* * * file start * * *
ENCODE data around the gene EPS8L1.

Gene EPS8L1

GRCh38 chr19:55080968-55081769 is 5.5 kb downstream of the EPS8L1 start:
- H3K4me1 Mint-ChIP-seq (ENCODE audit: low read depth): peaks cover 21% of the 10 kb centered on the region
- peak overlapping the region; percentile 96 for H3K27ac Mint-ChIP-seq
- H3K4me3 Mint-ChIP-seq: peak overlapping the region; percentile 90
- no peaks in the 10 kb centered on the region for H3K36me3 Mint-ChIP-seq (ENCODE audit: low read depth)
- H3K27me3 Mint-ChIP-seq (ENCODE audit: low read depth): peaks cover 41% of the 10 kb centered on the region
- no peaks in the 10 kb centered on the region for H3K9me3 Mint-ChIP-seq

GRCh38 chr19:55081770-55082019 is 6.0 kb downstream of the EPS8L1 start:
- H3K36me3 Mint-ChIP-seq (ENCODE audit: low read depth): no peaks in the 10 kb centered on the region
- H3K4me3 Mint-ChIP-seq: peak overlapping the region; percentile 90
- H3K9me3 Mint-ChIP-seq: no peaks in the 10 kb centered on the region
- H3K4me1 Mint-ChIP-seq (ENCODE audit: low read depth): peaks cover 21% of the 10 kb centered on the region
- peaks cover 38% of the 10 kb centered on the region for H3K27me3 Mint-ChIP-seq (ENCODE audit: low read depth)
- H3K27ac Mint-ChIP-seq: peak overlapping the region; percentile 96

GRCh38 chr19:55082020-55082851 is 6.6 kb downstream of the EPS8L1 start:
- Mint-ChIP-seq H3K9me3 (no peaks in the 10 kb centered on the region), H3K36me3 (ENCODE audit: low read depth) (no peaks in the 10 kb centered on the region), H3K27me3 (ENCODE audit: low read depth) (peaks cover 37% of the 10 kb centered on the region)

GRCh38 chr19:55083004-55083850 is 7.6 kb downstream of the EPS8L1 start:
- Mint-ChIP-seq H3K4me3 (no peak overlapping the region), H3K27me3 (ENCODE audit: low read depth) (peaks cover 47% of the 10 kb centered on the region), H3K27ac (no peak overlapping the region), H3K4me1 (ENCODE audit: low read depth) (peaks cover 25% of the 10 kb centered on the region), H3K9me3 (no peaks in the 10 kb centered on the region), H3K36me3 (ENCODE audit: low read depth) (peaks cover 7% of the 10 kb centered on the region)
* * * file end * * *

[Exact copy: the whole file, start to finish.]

ENCODE data around the gene EPS8L1.

Gene EPS8L1

GRCh38 chr19:55080968-55081769 is 5.5 kb downstream of the EPS8L1 start:
- H3K4me1 Mint-ChIP-seq (ENCODE audit: low read depth): peaks cover 21% of the 10 kb centered on the region
- peak overlapping the region; percentile 96 for H3K27ac Mint-ChIP-seq
- H3K4me3 Mint-ChIP-seq: peak overlapping the region; percentile 90
- no peaks in the 10 kb centered on the region for H3K36me3 Mint-ChIP-seq (ENCODE audit: low read depth)
- H3K27me3 Mint-ChIP-seq (ENCODE audit: low read depth): peaks cover 41% of the 10 kb centered on the region
- no peaks in the 10 kb centered on the region for H3K9me3 Mint-ChIP-seq

GRCh38 chr19:55081770-55082019 is 6.0 kb downstream of the EPS8L1 start:
- H3K36me3 Mint-ChIP-seq (ENCODE audit: low read depth): no peaks in the 10 kb centered on the region
- H3K4me3 Mint-ChIP-seq: peak overlapping the region; percentile 90
- H3K9me3 Mint-ChIP-seq: no peaks in the 10 kb centered on the region
- H3K4me1 Mint-ChIP-seq (ENCODE audit: low read depth): peaks cover 21% of the 10 kb centered on the region
- peaks cover 38% of the 10 kb centered on the region for H3K27me3 Mint-ChIP-seq (ENCODE audit: low read depth)
- H3K27ac Mint-ChIP-seq: peak overlapping the region; percentile 96

GRCh38 chr19:55082020-55082851 is 6.6 kb downstream of the EPS8L1 start:
- Mint-ChIP-seq H3K9me3 (no peaks in the 10 kb centered on the region), H3K36me3 (ENCODE audit: low read depth) (no peaks in the 10 kb centered on the region), H3K27me3 (ENCODE audit: low read depth) (peaks cover 37% of the 10 kb centered on the region)

GRCh38 chr19:55083004-55083850 is 7.6 kb downstream of the EPS8L1 start:
- Mint-ChIP-seq H3K4me3 (no peak overlapping the region), H3K27me3 (ENCODE audit: low read depth) (peaks cover 47% of the 10 kb centered on the region), H3K27ac (no peak overlapping the region), H3K4me1 (ENCODE audit: low read depth) (peaks cover 25% of the 10 kb centered on the region), H3K9me3 (no peaks in the 10 kb centered on the region), H3K36me3 (ENCODE audit: low read depth) (peaks cover 7% of the 10 kb centered on the region)